If you had told ten year old me that videogames would look as good as they do today, I would have answered “it’s a given!”, but there’s something to be said about the ones that use hand drawn graphics, from studios like WayForward, DotEmu, and Lizardcube. Obviously, even though the old sprite-based graphics from the 8- and 16-bit generations were done by hand too, they had to be translated into the final visuals you’d see on your old CRT TV. Stuff like Wonder Boy: The Dragon’s Trap, the numerous Shantae games, to name a few, are a whole other thing when it comes to that, and to someone like me, who grew up loving animation and games, it’s a dream come true seeing cartoons come to life like they do these days.
Streets of Rage 4 is absolutely what I wanted out of a sequel to a long dormant franchise. It pays homage to its heritage without going too far over the edge, and introduces new gameplay innovations that are more than welcome. The original trilogy paved the way for beat ‘em ups back in the day, so there’s a lot that this new entry has to live up to, and it certainly does when it comes to just about every part of playing it, be it the lively cast of characters to pick from and unlock along the way to just how well it translates the pixely visual style from the past into modern day with beautiful designs and fluid animation.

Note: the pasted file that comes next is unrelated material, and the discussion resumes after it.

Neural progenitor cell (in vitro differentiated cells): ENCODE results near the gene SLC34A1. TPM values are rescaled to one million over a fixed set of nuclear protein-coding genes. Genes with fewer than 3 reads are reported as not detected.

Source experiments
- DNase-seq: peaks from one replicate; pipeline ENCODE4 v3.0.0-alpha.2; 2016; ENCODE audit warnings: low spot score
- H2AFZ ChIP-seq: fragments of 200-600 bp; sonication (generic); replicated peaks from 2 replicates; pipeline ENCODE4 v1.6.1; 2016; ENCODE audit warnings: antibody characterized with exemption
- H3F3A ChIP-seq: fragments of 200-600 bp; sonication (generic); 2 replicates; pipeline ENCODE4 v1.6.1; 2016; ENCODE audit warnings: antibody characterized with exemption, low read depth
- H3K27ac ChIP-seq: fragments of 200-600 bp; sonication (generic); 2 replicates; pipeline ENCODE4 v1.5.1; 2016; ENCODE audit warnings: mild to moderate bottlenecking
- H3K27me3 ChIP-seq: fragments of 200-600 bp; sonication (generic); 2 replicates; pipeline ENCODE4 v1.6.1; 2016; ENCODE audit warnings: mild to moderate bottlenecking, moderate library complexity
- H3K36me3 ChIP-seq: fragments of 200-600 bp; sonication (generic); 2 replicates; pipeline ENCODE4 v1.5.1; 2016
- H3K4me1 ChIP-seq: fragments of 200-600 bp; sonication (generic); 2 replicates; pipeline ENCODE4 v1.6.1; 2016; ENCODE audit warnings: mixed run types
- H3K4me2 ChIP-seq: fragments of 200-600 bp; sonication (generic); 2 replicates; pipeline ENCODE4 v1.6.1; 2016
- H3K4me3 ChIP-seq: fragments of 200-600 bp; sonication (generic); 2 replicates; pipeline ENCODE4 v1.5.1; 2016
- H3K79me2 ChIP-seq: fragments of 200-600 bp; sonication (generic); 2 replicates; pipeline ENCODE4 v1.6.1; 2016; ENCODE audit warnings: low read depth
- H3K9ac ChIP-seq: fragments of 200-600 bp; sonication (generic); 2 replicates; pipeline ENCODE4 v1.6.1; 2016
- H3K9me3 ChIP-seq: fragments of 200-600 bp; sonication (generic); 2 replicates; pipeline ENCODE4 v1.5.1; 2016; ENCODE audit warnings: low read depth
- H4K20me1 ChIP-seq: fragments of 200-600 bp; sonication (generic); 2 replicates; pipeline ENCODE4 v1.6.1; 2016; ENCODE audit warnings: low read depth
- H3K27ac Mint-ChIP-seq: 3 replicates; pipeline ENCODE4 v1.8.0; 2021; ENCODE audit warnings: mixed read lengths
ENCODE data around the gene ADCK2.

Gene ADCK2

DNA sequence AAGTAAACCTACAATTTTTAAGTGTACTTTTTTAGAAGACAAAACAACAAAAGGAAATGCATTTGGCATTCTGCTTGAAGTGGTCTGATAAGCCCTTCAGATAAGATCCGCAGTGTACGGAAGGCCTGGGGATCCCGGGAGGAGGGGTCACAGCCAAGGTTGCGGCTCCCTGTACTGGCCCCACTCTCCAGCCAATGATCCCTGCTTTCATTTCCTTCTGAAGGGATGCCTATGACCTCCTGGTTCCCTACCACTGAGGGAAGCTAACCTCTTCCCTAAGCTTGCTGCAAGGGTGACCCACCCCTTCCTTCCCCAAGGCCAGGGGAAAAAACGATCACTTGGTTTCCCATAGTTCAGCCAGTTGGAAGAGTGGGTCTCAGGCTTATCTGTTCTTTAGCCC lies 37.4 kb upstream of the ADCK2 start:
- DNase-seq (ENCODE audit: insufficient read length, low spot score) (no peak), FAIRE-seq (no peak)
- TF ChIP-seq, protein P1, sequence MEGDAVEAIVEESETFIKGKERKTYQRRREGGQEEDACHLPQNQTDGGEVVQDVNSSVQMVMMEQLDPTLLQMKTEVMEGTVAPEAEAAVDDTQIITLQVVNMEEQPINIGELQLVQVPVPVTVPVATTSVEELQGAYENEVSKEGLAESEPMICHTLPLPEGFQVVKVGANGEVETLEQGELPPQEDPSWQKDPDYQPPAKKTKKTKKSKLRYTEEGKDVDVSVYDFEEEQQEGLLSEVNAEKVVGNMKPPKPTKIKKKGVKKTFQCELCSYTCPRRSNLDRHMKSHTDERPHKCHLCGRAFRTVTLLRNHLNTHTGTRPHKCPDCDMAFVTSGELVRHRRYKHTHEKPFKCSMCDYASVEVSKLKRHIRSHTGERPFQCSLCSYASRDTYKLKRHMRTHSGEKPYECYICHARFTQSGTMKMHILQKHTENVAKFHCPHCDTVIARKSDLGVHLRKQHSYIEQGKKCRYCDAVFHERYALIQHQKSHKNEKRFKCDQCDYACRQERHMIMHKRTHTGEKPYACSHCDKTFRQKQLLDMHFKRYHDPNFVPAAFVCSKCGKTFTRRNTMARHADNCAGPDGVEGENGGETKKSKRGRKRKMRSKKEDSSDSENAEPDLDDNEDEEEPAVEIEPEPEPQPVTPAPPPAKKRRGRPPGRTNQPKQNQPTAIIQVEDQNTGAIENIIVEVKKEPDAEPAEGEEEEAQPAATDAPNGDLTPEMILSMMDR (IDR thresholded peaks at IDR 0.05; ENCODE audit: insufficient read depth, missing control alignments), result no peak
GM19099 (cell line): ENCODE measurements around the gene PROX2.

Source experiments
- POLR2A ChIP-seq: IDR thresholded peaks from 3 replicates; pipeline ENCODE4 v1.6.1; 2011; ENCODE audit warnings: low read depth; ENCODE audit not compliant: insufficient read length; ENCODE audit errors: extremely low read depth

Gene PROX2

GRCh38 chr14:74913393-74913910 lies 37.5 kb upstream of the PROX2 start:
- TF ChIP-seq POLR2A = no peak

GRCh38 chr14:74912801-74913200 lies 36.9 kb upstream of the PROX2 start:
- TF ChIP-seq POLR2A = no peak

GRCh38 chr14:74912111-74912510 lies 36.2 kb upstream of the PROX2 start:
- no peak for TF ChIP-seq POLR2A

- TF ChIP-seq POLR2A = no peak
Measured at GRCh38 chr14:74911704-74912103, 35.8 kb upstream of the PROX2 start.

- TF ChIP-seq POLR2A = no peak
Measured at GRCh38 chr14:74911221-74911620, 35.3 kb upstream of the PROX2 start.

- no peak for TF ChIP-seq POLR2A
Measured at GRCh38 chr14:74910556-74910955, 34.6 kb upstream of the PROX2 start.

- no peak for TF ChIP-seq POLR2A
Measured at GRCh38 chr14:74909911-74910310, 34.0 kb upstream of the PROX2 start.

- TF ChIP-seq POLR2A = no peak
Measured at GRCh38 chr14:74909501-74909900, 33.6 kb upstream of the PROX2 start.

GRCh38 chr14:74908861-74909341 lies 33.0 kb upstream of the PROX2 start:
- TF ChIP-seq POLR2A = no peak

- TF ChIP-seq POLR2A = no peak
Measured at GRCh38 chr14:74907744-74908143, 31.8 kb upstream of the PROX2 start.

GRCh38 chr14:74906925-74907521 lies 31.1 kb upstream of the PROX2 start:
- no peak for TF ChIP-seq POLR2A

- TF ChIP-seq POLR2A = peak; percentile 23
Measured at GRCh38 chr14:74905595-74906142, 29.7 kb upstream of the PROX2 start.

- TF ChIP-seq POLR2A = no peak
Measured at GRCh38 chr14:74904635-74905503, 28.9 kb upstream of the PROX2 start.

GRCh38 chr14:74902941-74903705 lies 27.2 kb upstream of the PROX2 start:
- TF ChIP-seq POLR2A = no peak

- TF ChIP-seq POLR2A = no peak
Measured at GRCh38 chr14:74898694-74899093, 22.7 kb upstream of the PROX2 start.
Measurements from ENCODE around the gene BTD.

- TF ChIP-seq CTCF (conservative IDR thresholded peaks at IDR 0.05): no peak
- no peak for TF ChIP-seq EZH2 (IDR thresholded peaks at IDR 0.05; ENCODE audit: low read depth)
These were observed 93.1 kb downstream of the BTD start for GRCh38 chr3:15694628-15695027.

It’s been years since the last time we got to beat some thugs with the SoE crew, and the city has gone back to being a hotbed of crime and violence, urging old heroes to come back and beat some bloody justice out of its highways, top of trains, sewers, elevators, high rises, you name it in Streets of Rage 4. Old favorites like Blaze and Axel throw on their knuckle gloves and join forces with some new faces, such as Cherry, guitar playing and beating daughter of the original Streets of Rage’s Adam, as well as Floyd, who takes a page out of the Jaxx handbook and wears metal cybernetic arms thanks to the technology of Dr. Zan, one of the playable characters from Streets of Rage 3. That’s not mentioning other unlockable bruisers that you’ll bump into as you play through the story mode.